Occasionally, individuals may question the importance of helping others, especially if they feel that they lack assistance themselves. However, it is crucial to acknowledge that true isolation is a rare occurrence. We are inherently interconnected, and our lives are shaped by countless interactions and influences. Furthermore, learning to offer assistance, love, and nurturing to others is a fundamental purpose of our existence. It is the very reason we are born into this world.

If you have ever pondered the profound questions of why you were born and what your purpose is, the answer lies within the essence of that last statement. The purpose of our existence is intricately tied to the act of helping, loving, and nurturing others. By embracing this truth, we unlock a deeper understanding of our role in the world and discover the fulfillment that comes from making a positive impact on the lives of others.


''I don't want to have lived in vain like most people. I want to be useful or bring enjoyment to all people, even those I've never met. I want to go on living even after my death!'' 
Anne Frank died at age 15, in the Nazi
concentration camp Bergen-Belsen.







The beautiful spirit of Anne Frank has lived on and lit a path that has, and is showing the way to being and doing what is right and good.

She had aspired to become a journalist, writing in her diary on Wednesday, April 05, 1944:
''I finally realized that I must do my schoolwork to keep from being ignorant, to get on in life, to become a journalist, because that's what I want! I know I can write ..., but it remains to be seen whether I really have talent ...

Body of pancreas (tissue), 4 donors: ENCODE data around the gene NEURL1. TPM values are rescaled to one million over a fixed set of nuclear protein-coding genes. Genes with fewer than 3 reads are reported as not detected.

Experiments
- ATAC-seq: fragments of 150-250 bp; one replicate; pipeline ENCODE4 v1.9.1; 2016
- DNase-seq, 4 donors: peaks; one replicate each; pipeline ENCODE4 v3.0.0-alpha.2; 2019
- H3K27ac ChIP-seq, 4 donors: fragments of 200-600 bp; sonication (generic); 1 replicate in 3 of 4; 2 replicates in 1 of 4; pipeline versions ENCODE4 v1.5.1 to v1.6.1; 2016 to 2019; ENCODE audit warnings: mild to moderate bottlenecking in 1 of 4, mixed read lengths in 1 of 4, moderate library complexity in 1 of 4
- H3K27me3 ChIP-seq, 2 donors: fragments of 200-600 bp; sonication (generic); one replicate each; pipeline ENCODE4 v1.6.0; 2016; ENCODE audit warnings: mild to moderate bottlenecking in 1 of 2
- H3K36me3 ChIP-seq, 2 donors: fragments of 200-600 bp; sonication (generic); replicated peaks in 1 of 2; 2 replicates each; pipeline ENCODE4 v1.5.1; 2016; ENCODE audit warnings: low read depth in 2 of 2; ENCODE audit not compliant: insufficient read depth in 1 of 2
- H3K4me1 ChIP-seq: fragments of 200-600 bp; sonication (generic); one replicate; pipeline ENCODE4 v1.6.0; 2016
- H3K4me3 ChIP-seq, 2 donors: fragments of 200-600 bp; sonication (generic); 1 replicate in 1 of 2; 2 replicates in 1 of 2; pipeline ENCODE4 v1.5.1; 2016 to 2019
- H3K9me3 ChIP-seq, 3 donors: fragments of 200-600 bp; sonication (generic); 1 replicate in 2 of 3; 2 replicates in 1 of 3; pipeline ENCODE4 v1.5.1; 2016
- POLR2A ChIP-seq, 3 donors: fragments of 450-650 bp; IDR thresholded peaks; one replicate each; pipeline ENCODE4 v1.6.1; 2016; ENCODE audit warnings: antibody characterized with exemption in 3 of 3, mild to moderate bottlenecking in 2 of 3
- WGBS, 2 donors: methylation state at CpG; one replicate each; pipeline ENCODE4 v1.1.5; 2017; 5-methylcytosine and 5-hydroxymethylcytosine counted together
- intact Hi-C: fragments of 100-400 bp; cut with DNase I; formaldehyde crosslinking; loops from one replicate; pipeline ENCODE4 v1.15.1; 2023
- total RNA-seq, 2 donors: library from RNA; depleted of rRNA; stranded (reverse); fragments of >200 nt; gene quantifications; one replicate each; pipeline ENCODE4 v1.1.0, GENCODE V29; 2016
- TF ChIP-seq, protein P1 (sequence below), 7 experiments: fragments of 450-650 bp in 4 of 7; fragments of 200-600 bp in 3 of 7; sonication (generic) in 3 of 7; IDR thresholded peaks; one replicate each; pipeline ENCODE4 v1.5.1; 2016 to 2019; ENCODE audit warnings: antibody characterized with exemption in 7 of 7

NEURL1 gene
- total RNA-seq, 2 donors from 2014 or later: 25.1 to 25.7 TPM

And if I don't have the talent to write books or newspaper articles, I can always write for myself. But I want to achieve more than that. I can't imagine living like Mother, Mrs. van Daan and all the women who go about their work and are then forgotten. I need to have something besides a husband and children to devote myself to! ...
I want to be useful or bring enjoyment to all people, even those I've never met. I want to go on living even after my death! And that's why I'm so grateful to God for having given me this gift, which I can use to develop myself and to express all that's inside me!
When I write I can shake off all my cares. My sorrow disappears, my spirits are revived! But, and that's a big question, will I ever be able to write something great, will I ever become a journalist or a writer?''
— Anne Frank
She continued writing regularly until her last entry dated August 01, 1944.

Throughout our history there are many more examples (to humanity's credit) of men and woman like Anne who have that very same divine spark and have used it to relieve the suffering of others. It is the same 'spark' that lit the Universe.

What is it?

It is love, and love is all there is.

''A new commandment I give to you, that you love one another;
as I have loved you, that you also love one another.''
—Jesus Christ

______________________


A Guide to Practical Compassion
by Joan Halifax

Known for her compassionate work with the terminally ill, Joan Halifax is a driving force of socially engaged Buddhism.

Roshi Joan Halifax, Ph.D., is a Buddhist teacher, Zen priest, anthropologist, and pioneer in the field of end-of-life care. She is Founder, Abbot, and Head Teacher of Upaya Institute and Zen Center in Santa Fe, New Mexico. She received her Ph.D. in medical anthropology in 1973 and has lectured on the subject of death and dying at many academic institutions and medical centers around the world. She received a National Science Foundation Fellowship in Visual Anthropology, was an Honorary Research Fellow in Medical Ethnobotany at Harvard University, and was a Distinguished Visiting Scholar at the Library of Congress.